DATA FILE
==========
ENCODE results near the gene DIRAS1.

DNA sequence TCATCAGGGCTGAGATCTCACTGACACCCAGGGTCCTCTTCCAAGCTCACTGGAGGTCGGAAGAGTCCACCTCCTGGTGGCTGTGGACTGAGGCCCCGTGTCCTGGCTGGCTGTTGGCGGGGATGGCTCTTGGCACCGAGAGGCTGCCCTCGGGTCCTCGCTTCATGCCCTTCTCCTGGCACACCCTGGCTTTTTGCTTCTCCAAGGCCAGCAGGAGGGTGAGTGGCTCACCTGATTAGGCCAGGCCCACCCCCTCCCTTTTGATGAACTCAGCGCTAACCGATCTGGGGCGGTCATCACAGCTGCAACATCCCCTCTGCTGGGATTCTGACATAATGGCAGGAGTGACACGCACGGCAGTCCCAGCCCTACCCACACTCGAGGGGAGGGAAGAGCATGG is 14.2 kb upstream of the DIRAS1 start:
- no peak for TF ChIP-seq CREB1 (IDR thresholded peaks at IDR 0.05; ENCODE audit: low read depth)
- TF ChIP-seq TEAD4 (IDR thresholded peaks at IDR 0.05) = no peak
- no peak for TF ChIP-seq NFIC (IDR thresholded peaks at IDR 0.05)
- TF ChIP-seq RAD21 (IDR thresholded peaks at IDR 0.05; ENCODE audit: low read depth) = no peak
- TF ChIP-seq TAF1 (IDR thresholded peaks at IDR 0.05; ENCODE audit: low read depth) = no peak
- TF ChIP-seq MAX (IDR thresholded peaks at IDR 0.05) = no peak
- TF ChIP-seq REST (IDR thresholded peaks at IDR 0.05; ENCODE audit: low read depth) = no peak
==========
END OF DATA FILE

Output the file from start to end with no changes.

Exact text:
ENCODE results near the gene DIRAS1.

DNA sequence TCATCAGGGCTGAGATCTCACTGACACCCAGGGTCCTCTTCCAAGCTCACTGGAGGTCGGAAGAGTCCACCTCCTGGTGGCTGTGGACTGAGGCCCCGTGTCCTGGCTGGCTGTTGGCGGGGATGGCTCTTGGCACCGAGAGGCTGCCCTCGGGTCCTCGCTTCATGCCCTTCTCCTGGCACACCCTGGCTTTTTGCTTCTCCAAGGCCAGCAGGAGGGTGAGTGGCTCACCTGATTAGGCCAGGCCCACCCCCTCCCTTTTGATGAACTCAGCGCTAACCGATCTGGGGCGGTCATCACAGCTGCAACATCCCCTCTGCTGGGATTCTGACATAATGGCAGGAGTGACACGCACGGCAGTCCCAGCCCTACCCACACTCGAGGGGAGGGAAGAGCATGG is 14.2 kb upstream of the DIRAS1 start:
- no peak for TF ChIP-seq CREB1 (IDR thresholded peaks at IDR 0.05; ENCODE audit: low read depth)
- TF ChIP-seq TEAD4 (IDR thresholded peaks at IDR 0.05) = no peak
- no peak for TF ChIP-seq NFIC (IDR thresholded peaks at IDR 0.05)
- TF ChIP-seq RAD21 (IDR thresholded peaks at IDR 0.05; ENCODE audit: low read depth) = no peak
- TF ChIP-seq TAF1 (IDR thresholded peaks at IDR 0.05; ENCODE audit: low read depth) = no peak
- TF ChIP-seq MAX (IDR thresholded peaks at IDR 0.05) = no peak
- TF ChIP-seq REST (IDR thresholded peaks at IDR 0.05; ENCODE audit: low read depth) = no peak